Vitamin B12 is a water-soluble vitamin. Water-soluble vitamins dissolve in water. After the body uses these vitamins, leftover amounts leave the body through the urine.
The body can store vitamin B12 for years in the liver.
Vitamin B12 is found naturally in a wide variety of animal proteins. Plant foods have no vitamin B12 unless they are fortified.
You can get the recommended amounts of vitamin B12 by eating a variety of the foods including:
- Organ meats (beef liver)
- Shellfish (clams)
- Meat, poultry, eggs, milk and other dairy foods
- Some breakfast cereals and nutritional yeasts
To find out if vitamin B12 has been added to a food product, check the nutrition fact panel on the food label.
The body absorbs animal sources of vitamin B12 much better than plant sources. Non-animal sources of vitamin B12 vary in their amount of B12. They are not thought to be reliable sources of the vitamin.
A lack of vitamin B12 (B12 deficiency) occurs when the body does not get or is unable to absorb the amount of vitamin that the body needs.
- Many people over age 50 lose the ability to absorb vitamin B12 from foods.
- People who follow a vegetarian or vegan diet should try to eat vitamin B12-fortified foods or talk to their health care provider about taking B12 supplements.
- People who have had gastrointestinal surgery, such as weight loss surgery, lose the ability to absorb vitamin B12.
- People who have digestive disorders, such as celiac disease or Crohn's disease, may not absorb enough vitamin B12.
Low levels of B12 can cause:
- Anemia and pernicious anemia
- Loss of balance
- Numbness or tingling in the arms and legs
The best way to meet your body's vitamin B12 needs is to eat a wide variety of animal products.
Supplemental vitamin B12 can be found in the following:
- Almost all multivitamins. Vitamin B12 is better absorbed by the body when it is taken along with other B vitamins, such as niacin, riboflavin, vitamin B6, and magnesium.
- A prescription form of vitamin B12 can be given by injection or as a nasal gel.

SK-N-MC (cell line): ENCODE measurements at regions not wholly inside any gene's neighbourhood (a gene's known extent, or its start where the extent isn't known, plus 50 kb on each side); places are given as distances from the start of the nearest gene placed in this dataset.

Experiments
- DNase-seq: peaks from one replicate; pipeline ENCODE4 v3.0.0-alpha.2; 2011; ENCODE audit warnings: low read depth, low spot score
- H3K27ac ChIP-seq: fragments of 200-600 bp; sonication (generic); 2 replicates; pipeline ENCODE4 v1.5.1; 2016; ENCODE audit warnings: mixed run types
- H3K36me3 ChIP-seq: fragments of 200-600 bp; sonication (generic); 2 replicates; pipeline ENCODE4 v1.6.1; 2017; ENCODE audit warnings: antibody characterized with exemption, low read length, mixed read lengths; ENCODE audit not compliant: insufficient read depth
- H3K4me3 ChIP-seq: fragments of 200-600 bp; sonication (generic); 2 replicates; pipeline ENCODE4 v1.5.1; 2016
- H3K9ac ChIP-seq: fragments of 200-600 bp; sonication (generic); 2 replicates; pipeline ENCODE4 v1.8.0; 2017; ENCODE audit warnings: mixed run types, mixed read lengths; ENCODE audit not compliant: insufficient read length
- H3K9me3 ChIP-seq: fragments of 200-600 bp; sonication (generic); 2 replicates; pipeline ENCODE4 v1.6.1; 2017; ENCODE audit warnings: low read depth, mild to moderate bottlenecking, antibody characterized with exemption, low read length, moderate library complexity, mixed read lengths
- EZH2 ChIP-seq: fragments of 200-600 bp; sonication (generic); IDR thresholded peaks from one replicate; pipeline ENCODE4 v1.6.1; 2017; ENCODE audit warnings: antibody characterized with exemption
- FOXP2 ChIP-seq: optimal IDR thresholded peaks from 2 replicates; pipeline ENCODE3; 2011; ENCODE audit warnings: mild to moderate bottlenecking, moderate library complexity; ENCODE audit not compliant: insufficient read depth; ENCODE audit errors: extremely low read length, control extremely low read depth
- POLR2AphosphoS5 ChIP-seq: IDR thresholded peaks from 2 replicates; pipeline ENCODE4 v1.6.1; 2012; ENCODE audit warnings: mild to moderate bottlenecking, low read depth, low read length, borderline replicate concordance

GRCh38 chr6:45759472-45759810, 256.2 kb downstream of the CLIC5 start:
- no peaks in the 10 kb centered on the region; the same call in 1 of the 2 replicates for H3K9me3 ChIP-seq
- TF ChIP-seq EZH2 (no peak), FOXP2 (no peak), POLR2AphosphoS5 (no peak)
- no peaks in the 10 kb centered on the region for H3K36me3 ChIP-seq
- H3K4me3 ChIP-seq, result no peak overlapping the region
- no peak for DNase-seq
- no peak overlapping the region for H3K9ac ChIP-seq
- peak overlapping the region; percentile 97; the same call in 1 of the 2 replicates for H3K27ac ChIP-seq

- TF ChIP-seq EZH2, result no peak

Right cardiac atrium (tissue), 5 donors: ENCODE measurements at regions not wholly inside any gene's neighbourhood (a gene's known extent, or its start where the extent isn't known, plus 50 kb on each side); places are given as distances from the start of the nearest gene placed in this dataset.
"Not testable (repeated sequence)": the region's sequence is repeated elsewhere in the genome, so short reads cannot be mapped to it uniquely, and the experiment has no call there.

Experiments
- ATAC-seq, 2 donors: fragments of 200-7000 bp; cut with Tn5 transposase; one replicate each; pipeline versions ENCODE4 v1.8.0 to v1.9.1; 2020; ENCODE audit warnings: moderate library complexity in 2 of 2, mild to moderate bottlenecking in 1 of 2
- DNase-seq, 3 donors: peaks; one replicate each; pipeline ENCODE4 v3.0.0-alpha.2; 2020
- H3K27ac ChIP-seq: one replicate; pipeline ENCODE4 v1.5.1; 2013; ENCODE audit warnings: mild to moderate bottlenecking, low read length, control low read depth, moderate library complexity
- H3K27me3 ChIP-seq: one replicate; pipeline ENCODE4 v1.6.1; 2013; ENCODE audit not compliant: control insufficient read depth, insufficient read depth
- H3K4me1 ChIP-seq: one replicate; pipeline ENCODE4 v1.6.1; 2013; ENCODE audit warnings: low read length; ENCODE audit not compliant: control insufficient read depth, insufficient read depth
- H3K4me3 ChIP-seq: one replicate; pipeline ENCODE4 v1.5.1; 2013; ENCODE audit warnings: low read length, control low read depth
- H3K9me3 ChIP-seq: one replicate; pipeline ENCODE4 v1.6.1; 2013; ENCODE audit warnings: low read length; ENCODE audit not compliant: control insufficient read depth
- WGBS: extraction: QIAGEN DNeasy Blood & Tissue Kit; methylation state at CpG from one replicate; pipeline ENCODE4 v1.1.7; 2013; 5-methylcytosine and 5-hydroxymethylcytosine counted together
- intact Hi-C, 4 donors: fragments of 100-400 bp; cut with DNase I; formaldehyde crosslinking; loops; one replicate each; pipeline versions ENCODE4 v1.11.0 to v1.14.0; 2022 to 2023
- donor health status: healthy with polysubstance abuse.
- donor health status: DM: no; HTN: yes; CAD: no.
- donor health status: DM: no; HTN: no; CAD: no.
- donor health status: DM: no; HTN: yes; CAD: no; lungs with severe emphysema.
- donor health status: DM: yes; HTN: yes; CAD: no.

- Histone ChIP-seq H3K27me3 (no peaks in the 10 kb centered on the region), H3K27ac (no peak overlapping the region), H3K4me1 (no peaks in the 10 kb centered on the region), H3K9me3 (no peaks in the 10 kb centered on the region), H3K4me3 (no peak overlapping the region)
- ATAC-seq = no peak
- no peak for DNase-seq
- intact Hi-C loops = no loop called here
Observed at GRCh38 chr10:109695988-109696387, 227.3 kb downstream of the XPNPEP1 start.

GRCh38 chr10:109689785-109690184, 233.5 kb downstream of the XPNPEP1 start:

- Vitamin B12 is also available in a form that dissolves under the tongue (sublingual).
The Recommended Dietary Allowance (RDA) for vitamins reflects how much of each vitamin most people should receive on a daily basis. The RDA for vitamins may be used as goals for each person.
How much of each vitamin you need depends on your age and gender. Other factors, such as pregnancy and illnesses, are also important. Women who are pregnant or breast-feeding need higher amounts. Ask your provider which amount is best for you.
Dietary Reference Intakes for vitamin B12:
Infants (adequate intake)
- 0 to 6 months: 0.4 micrograms per day (mcg/day)
- 7 to 12 months: 0.5 mcg/day
- 1 to 3 years: 0.9 mcg/day
- 4 to 8 years: 1.2 mcg/day
- 9 to 13 years: 1.8 mcg/day
Adolescents and Adults
- Males and females age 14 and older: 2.4 mcg/day
- Pregnant teens and women: 2.6 mcg/day
- Breastfeeding teens and women: 2.8 mcg/day
Institute of Medicine, Food and Nutrition Board. Dietary Reference Intakes: Thiamin, Riboflavin, Niacin, Vitamin B6, Folate, Vitamin B12, Pantothenic Acid, Biotin, and Choline. National Academy Press. Washington, DC, 1998. PMID: 23193625 www.ncbi.nlm.nih.gov/pubmed/23193625.
Mason JB. Vitamins, trace minerals, and other micronutrients. In: Goldman L, Schafer AI, eds. Goldman's Cecil Medicine. 24th ed. Philadelphia, PA: Elsevier Saunders; 2011:chap 225.
Salwen MJ. Vitamins and trace elements. In: McPherson RA, Pincus MR, eds. Henry's Clinical Diagnosis and Management by Laboratory Methods. 22nd ed. Philadelphia, PA: Elsevier Saunders; 2011:chap 26.
Review Date 2/2/2015
Updated by: Emily Wax, RD, The Brooklyn Hospital Center, Brooklyn, NY. Also reviewed by David Zieve, MD, MHA, Isla Ogilvie, PhD, and the A.D.A.M. Editorial team.